Are Your High-Heeled Pumps Worth the Bump?

High-heeled pumps or any high heels for that matter tend to give visual appeal of slender and longer legs. This is perhaps why women (and men) are so in love with them. However, despite the aesthetic beauty and fashion elegance it exudes, there have been repeated warnings against the prolonged use of heels because of conditions like the pump bump

The Pump Bump

Pump Bump, Haglund’s deformity, or whatever name you call it, this condition associated with the use of wearing pump-style high heels can result in substantial pain. This is due from the irritation of the bony deformity found at the back of your heel. Achilles tendonitis and bursitis are the common results when the bone enlarges and is untreated.

The condition is commonly found among young women who have a penchant for wearing high heels regularly. The rigid material at the back of the shoe exerts pressure when walking, which aggravates the condition of the heel bone. Women who go to work or wear high heels for a prolonged period are most susceptible to developing a pump bump.

Aside from the prominent bump on your heels, you can also expect to experience pain at the area where your Achilles tendon is attached to your heel. There may also be considerable swelling of the back of your heel and redness of the general area that can feel tender to the touch.

In most instances reduction of the inflammation can bring considerable relief; although this does not address the bony enlargement. Many would recommend putting ice on the back of your heels as a way to reduce the swelling.

The tension in your Achilles can be resolved by doing some stretching exercises. For prolonged and constant pain, it is always best to seek medical attention to avoid aggravating the problem. If possible, limit wearing high heels or avoid it altogether.

A Change of Shoes

In majority of the cases of pump bumps, the shoes have been found the culprit. This is because of the constant rubbing and pressures from the shoes that result in irritation. It is important to make sure that when choosing shoes, it should not rub against the back of your heels to avoid affecting the tendon.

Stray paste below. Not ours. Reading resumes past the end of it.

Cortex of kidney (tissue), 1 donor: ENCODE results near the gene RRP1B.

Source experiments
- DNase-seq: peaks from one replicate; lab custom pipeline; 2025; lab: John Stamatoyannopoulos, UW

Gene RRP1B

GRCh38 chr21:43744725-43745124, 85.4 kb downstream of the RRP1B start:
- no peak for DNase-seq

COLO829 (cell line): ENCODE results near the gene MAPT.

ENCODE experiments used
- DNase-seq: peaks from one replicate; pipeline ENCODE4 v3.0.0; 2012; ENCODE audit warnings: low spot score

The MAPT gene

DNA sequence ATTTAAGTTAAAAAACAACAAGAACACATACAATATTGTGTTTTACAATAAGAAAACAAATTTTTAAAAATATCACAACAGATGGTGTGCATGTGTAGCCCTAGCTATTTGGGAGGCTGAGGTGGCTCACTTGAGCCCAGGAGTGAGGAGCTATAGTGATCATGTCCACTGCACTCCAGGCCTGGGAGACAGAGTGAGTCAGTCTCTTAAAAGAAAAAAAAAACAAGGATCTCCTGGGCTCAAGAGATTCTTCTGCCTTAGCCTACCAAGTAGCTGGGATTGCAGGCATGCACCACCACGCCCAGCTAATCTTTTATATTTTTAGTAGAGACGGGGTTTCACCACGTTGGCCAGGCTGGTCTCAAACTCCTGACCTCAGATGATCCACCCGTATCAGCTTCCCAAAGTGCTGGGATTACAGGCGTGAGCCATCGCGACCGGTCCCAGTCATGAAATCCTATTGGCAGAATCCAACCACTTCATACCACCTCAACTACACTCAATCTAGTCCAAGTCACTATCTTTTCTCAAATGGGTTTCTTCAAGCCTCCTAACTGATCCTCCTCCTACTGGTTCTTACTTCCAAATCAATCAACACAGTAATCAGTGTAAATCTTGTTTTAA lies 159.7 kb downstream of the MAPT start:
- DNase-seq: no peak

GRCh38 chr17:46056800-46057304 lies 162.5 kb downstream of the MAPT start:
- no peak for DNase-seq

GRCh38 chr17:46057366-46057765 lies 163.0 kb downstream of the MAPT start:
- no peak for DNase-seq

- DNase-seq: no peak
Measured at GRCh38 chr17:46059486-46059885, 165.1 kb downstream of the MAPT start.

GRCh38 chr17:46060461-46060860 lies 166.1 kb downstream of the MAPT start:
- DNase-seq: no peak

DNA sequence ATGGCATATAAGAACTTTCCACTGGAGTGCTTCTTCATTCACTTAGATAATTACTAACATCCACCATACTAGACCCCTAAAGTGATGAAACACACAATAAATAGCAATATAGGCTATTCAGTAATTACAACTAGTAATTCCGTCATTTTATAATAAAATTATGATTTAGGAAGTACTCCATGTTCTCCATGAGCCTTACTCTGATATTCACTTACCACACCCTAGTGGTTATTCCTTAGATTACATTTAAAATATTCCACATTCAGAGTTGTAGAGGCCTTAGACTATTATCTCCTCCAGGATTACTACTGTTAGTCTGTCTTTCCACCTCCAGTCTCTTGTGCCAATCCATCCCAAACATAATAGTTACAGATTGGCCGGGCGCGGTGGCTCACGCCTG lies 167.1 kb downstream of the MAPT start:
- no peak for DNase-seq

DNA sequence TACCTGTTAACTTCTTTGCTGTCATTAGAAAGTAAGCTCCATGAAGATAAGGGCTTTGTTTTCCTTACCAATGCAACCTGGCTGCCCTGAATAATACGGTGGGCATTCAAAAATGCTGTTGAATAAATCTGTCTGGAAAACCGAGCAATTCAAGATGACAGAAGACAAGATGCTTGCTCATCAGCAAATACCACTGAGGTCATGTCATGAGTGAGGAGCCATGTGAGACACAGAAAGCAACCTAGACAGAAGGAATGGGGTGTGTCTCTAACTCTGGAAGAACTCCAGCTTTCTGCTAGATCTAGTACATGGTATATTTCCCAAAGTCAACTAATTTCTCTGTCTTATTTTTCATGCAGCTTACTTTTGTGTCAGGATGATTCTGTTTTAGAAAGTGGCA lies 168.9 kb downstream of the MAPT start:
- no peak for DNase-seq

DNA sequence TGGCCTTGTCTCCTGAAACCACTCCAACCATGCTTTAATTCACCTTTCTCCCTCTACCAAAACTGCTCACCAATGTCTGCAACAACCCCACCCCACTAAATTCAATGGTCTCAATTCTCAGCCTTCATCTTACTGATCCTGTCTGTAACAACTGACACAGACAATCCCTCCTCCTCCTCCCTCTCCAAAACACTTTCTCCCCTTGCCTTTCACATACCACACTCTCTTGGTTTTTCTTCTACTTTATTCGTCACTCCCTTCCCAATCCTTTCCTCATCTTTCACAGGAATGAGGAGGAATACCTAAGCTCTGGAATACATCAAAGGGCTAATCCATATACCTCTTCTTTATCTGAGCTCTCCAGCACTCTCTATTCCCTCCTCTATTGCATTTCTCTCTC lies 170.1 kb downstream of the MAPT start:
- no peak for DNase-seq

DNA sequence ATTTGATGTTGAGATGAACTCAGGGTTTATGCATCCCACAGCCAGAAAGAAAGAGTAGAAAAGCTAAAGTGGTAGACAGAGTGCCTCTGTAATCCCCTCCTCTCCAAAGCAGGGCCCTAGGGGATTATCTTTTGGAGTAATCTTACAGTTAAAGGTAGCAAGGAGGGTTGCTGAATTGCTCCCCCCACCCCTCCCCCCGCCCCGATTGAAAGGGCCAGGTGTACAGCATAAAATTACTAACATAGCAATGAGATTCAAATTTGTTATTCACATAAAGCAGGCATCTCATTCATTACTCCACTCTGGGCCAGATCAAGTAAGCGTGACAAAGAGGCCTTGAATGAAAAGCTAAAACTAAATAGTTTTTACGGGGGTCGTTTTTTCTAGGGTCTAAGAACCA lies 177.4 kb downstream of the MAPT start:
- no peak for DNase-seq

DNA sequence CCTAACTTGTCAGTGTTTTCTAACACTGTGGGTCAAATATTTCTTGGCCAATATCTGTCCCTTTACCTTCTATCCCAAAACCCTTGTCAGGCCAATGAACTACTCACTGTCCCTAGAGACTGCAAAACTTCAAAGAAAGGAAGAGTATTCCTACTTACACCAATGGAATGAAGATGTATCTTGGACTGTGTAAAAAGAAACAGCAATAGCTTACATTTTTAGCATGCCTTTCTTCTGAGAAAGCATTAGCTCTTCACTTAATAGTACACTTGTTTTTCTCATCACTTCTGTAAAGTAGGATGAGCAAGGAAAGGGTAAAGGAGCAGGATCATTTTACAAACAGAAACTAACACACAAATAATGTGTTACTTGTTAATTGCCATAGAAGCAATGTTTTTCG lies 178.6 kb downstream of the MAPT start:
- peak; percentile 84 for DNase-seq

Sometimes women are required to wear high heels at work. A common fix is to place heel lifts inside the shoes to get some relief from pump bump symptoms. Backless shoes aside from soft backs can provide additional relief because they minimize the pressure exerted on the area.

It is equally important to understand that even though shoes have been found the culprit most of the time, there is the possibility that pump bumps can be hereditary. Normally families that have tight Achilles tendons or high arches are more at risk or pre-disposed in having this condition.

If you feel that you fall under this category, you may consider staying away from shoes that have tight or rigid heels. Wearing padded socks with your shoes can also help. Regular stretching of the Achilles tendon and avoiding running on hard surfaces or inclines would help minimize potential symptoms also.

Since it has been established that your shoes has significant impact on the health of your feet, there is much basis for choosing a change in footwear to minimize experiencing pump bumps.

Aside from good arch support and ample padding, ensuring that your feet stay in place is critical. That is why shoes with shoelaces or adjustable straps are widely recommended and desired for women who have pump bumps or may be at risk of getting it.

Bottom line, if you still think high heels are worth it, the best option is to make sure you keep yourself protected by well fitted footwear.